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Tuesday, May 03, 2011

Assange lawyer:disfunctional FOI encourages whistleblowers

In this interview published by Miller-McCune, Julian Assange's lawyer Mark Stephens, one of the best in the media law game anywhere, discusses "the uncomfortable relationship between the free flow of ideas and the inclination of governments to make everything a secret."  Well worth a read. Much of it has relevance everywhere, in particular:
M-M: Is the government entitled to keep any of its secrets?
MS: It is the government’s job to keep its own secrets, and it is the media’s job to be a check and balance on that. For myself, clearly I would accept that the government must have its secrets. But as Richard Dearlove the former head of MI6 has said, the state should have its secrets, but not as many, and not for as long as most people think. That’s the critical factor....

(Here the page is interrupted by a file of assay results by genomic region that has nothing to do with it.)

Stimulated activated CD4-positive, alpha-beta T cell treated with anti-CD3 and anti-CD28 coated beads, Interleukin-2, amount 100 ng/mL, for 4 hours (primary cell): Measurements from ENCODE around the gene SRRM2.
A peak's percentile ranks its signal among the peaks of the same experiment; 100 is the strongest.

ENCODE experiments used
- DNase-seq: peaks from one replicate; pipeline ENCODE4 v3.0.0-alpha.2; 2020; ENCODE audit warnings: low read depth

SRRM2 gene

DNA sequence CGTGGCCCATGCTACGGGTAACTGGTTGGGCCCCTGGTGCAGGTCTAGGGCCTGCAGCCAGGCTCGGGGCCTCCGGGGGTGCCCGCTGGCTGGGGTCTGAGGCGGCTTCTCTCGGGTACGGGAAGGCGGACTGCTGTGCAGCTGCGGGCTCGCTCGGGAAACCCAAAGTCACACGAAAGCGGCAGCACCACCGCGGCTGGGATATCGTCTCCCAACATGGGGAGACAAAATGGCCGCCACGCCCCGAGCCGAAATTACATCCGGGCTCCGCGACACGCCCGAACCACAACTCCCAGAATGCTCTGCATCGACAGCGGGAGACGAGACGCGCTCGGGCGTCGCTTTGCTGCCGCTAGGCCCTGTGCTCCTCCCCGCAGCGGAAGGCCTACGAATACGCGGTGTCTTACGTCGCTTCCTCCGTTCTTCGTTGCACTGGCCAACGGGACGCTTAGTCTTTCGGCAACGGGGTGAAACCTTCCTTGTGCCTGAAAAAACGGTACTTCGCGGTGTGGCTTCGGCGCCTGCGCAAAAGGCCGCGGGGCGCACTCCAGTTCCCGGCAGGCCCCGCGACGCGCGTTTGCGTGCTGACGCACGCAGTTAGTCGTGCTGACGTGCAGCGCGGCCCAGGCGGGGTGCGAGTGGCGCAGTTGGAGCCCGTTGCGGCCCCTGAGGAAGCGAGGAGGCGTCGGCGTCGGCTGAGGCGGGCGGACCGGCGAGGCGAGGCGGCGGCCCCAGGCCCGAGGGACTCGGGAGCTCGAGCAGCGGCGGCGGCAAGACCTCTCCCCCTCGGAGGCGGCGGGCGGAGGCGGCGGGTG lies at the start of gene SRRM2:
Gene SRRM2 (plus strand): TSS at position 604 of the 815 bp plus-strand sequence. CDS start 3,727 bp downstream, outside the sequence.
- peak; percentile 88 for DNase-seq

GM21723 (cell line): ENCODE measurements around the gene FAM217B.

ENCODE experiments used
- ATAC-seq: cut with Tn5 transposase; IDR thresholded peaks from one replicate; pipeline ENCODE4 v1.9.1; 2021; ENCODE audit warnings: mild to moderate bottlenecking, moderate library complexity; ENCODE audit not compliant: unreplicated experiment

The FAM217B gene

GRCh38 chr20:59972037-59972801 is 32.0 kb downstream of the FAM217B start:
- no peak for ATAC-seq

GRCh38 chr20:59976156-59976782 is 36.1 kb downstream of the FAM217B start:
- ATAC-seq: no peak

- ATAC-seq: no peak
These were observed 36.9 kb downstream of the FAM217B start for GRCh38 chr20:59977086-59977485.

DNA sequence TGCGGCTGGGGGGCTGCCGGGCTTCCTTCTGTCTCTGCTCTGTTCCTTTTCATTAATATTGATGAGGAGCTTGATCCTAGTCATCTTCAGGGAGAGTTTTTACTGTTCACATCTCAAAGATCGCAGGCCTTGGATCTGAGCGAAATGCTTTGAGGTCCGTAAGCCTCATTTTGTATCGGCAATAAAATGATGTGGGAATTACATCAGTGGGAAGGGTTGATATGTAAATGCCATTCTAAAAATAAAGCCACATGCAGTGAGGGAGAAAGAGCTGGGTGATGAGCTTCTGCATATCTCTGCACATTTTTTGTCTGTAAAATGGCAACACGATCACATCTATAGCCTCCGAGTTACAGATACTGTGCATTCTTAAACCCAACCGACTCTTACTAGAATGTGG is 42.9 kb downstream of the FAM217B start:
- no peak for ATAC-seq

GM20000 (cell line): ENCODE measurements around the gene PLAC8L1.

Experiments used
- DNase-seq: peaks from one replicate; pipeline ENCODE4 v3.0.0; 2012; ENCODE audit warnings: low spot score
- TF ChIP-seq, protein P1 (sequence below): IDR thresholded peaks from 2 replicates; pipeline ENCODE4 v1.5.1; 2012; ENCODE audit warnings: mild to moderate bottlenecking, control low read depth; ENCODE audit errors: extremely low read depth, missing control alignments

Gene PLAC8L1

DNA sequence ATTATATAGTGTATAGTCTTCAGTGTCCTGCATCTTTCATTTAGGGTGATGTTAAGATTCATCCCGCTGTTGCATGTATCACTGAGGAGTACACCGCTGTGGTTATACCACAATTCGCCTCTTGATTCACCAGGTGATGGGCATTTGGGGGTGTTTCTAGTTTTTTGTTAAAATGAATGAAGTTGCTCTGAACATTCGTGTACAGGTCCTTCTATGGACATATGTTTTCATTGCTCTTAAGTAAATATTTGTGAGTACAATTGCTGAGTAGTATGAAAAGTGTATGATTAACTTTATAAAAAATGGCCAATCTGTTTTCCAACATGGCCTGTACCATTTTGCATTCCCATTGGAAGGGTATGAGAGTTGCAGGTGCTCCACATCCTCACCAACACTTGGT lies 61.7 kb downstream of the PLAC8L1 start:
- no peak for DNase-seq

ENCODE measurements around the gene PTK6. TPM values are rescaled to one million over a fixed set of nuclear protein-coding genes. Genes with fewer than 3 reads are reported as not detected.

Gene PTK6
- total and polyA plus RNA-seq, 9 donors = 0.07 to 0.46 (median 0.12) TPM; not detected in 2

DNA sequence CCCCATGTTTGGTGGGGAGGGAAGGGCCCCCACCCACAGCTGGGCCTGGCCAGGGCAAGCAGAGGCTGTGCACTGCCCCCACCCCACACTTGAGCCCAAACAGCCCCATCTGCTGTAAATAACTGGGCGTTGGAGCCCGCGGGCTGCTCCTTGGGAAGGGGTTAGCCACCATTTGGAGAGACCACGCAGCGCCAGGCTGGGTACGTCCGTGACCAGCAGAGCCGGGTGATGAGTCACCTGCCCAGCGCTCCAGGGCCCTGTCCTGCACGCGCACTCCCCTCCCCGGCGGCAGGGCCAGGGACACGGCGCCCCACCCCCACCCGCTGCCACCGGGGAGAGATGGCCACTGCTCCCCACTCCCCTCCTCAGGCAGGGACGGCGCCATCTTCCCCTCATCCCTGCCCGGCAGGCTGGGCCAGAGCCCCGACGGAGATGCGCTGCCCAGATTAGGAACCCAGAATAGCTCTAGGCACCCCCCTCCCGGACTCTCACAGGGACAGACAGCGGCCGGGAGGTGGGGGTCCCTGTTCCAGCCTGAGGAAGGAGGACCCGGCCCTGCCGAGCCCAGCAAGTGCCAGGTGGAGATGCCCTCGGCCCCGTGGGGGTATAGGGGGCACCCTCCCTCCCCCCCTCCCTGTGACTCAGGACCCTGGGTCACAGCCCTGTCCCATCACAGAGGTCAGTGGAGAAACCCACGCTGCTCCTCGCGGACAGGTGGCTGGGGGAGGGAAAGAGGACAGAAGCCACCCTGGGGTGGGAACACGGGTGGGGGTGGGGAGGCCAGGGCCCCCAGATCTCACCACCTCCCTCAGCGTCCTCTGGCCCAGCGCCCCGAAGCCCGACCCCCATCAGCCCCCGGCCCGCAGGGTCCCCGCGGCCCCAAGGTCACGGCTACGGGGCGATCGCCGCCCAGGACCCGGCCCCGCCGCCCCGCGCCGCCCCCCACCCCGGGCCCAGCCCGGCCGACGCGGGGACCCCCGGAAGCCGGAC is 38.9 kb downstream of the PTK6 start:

M-M: Is there a direct relationship between a flawed freedom-of-information system like the one you’ve just described and the rise of whisteblowing outlets like WikiLeaks?

MS: Freedom of information has been a good thing since 1766 when the Swedes first passed a freedom of information law. The theory in democratic society is that we know all things of moment so that we can make up our minds about the issues of the day. If we’re not told most of the important matters on which to base our decisions, then clearly they’re going to be skewed. If you have a freedom-of-information system which is defective, if you have an exponential increase in classification like we’ve seen in the last two to five years, where the classification graph goes up virtually vertically, at that point, you are going to see far more people whose consciences are going to be pricked to become whistle-blowers. The dysfunctional nature of freedom of information, the overclassification, means that people are not going to stand for that lack of accountability in government.
If you're in New York this panel discussion with Stephens on Wednesday, "Life After WikiLeaks: Who Won the Information War" at the Colombia School of Journalism sounds interesting.

While his client can't travel for obvious reasons, Stephens can. Is anyone trying to get him here?

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